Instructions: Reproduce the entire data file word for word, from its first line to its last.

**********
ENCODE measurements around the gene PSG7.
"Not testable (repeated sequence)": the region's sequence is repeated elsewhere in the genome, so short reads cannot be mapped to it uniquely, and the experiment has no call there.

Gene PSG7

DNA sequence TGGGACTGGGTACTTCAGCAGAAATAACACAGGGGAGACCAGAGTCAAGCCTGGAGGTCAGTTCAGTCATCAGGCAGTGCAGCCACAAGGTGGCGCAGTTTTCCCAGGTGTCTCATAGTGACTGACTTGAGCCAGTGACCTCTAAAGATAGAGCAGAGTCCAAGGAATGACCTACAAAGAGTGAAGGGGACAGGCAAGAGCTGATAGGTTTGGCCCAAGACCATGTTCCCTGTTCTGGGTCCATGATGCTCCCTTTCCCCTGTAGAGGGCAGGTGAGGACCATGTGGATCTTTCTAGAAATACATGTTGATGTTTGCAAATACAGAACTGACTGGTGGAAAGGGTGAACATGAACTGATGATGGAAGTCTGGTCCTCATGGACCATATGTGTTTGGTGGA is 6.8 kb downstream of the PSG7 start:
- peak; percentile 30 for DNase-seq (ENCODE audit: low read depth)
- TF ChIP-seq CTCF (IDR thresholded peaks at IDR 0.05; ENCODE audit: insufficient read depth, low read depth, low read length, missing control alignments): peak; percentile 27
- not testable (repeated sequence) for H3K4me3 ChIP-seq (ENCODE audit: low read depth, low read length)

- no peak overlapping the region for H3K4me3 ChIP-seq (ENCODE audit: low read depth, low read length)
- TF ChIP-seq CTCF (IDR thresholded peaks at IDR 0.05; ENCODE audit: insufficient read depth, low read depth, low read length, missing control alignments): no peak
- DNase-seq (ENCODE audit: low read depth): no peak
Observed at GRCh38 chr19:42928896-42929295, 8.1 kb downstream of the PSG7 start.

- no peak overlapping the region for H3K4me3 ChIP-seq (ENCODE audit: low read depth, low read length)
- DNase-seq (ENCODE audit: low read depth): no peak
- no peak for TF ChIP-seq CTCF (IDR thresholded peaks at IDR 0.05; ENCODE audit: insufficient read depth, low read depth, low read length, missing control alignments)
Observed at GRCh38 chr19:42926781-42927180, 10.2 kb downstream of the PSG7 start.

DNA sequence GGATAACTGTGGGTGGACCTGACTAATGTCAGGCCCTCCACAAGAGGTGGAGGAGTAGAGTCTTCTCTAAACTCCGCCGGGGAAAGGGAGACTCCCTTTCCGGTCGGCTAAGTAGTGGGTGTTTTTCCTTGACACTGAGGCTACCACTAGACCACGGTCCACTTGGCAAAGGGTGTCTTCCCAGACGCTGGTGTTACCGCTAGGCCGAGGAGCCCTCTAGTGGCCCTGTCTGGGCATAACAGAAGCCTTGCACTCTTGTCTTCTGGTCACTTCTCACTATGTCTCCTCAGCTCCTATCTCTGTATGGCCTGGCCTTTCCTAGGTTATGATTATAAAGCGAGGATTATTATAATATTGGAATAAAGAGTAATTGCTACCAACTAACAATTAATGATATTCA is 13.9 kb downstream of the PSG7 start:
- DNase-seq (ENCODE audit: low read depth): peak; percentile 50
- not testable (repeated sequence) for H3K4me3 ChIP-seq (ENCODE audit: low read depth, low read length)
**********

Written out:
ENCODE measurements around the gene PSG7.
"Not testable (repeated sequence)": the region's sequence is repeated elsewhere in the genome, so short reads cannot be mapped to it uniquely, and the experiment has no call there.

Gene PSG7

DNA sequence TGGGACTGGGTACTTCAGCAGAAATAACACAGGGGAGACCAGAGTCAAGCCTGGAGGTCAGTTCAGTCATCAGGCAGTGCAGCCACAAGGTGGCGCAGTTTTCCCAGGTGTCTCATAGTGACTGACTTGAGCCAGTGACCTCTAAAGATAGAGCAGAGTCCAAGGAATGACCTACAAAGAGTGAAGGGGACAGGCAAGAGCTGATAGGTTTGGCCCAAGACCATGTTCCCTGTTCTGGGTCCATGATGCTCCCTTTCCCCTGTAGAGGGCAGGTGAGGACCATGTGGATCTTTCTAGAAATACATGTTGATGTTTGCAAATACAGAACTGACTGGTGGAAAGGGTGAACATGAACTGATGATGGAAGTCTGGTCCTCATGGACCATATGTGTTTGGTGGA is 6.8 kb downstream of the PSG7 start:
- peak; percentile 30 for DNase-seq (ENCODE audit: low read depth)
- TF ChIP-seq CTCF (IDR thresholded peaks at IDR 0.05; ENCODE audit: insufficient read depth, low read depth, low read length, missing control alignments): peak; percentile 27
- not testable (repeated sequence) for H3K4me3 ChIP-seq (ENCODE audit: low read depth, low read length)

- no peak overlapping the region for H3K4me3 ChIP-seq (ENCODE audit: low read depth, low read length)
- TF ChIP-seq CTCF (IDR thresholded peaks at IDR 0.05; ENCODE audit: insufficient read depth, low read depth, low read length, missing control alignments): no peak
- DNase-seq (ENCODE audit: low read depth): no peak
Observed at GRCh38 chr19:42928896-42929295, 8.1 kb downstream of the PSG7 start.

- no peak overlapping the region for H3K4me3 ChIP-seq (ENCODE audit: low read depth, low read length)
- DNase-seq (ENCODE audit: low read depth): no peak
- no peak for TF ChIP-seq CTCF (IDR thresholded peaks at IDR 0.05; ENCODE audit: insufficient read depth, low read depth, low read length, missing control alignments)
Observed at GRCh38 chr19:42926781-42927180, 10.2 kb downstream of the PSG7 start.

DNA sequence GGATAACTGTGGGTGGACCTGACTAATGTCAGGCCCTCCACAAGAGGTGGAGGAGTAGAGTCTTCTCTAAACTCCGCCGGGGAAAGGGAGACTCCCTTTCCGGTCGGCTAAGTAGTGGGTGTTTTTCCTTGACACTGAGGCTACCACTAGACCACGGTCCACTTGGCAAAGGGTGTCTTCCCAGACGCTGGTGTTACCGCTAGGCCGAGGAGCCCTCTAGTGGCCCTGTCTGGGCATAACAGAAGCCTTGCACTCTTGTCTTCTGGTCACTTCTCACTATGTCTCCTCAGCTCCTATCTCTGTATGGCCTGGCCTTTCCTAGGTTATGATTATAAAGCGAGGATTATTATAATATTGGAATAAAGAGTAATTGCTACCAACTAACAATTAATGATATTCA is 13.9 kb downstream of the PSG7 start:
- DNase-seq (ENCODE audit: low read depth): peak; percentile 50
- not testable (repeated sequence) for H3K4me3 ChIP-seq (ENCODE audit: low read depth, low read length)